The OD Process - part 2
Business organizations often undertake to initiate change because they find they are in predicaments that could lead to their collapse. There are many instances where changing the top management or appointing a new Chief Executive Officer leads to reviving the business. IBM recruited Louis V. Gerstner, Jr., who changed the way that the company conducted business. General Electric settled on an insider, Jack Welch, as the CEO. His "fix, sell, or close" policy earned him the name "Neutron Jack."
Much earlier in the 1950s, General Motors' Alfred P. Sloan introduced "planned obsolescence," a system of managed change that propelled the company to the top in the auto industry – overtaking and surpassing Ford company in the USA.
The IBM's, General Electric's, and General Motors' stories demonstrate how difficult it can be to introduce and manage change – especially a cultural shift - in an organization. Secondly, there is no single prescription for every change process.
Space does not allow the narration of the three companies' stories, but they all have a common thread:
Each had problems to overcome to remain competitive and survive.
Each had the leadership that recognized the existing problems and the need to do something about it.
In each case, the leadership recognized the importance of involving the organization as a whole in the change process. In both IBM and General Electric, the top leadership brought along change agents to guide the process.
IBM's Gerstner, Jr. hired Abby Kohnstamm to spearhead the change process, while Jack Welch engaged six sigma professionals to help change the culture at General Electric. The change agents in both cases were highly trained professionals and were directly responsible to the top leadership.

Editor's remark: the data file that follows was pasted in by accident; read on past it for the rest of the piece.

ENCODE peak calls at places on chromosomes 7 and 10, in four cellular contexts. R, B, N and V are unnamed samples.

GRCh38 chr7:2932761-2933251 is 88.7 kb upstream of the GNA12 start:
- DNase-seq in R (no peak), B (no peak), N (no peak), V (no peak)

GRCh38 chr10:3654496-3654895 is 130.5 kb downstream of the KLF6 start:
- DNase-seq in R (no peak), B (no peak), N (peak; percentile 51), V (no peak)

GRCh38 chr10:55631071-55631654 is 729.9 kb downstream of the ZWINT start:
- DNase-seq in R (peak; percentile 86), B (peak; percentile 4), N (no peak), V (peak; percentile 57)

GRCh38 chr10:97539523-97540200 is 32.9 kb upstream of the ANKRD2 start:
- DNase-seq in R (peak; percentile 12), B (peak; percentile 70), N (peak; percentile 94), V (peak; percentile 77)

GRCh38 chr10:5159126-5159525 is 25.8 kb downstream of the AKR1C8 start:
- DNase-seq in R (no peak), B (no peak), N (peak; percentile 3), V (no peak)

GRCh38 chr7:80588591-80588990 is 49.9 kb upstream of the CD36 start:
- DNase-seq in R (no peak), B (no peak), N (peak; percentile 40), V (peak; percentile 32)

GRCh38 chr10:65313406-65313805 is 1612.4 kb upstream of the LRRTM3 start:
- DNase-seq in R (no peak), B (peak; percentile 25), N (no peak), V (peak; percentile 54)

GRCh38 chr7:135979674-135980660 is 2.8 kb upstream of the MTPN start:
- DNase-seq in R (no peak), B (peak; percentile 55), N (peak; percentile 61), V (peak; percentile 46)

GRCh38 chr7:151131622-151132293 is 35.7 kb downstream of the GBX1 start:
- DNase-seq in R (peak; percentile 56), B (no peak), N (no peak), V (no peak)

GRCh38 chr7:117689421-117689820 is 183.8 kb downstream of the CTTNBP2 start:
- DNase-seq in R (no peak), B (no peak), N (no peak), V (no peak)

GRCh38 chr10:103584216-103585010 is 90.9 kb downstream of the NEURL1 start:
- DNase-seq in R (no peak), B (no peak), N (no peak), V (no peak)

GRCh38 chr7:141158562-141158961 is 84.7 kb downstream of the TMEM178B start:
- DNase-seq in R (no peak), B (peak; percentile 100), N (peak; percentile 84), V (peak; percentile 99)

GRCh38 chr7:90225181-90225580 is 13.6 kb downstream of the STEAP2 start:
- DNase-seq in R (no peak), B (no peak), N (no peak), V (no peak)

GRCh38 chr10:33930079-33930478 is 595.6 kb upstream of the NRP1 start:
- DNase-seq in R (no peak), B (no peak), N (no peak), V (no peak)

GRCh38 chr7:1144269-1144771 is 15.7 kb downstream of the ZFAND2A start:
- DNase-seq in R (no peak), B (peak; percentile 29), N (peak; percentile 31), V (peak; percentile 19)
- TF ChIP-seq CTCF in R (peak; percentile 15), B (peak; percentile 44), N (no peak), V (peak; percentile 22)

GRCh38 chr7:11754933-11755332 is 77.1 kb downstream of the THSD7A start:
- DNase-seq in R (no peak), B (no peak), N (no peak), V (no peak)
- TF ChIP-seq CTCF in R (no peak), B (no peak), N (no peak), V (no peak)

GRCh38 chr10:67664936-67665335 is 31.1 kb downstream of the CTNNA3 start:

The OD process is about organization-wide change, often led by the top management. The OD practitioner may be an internal or an external consultant. His or her job is to help the organization identify the problem by asking the right questions. Assisting the organization in identifying the problem is the first step.
The second step is to collect information and data using a multi-faceted approach, e.g., focus groups, questionnaires, and interviews. Once the information and data are available, the OD professional can help the organization identify the real problem(s) to eliminate the possibility of dealing with just the symptoms.
The OD process is an organization-wide change initiative led by top management.
The initiative comes after acknowledging the existence of a problem. The organization must be ready for the OD process. Otherwise, it does not work.
The OD practitioner comes into the organization with no pre-conceived ideas.
The OD practitioner assists the organization in identifying the actual problem(s).
A thorough diagnosis is necessary to establish the actual problem. The OD Practitioner does not solve theoretical problems, but a real organizational problem(s) using appropriate interventions for a specific situation.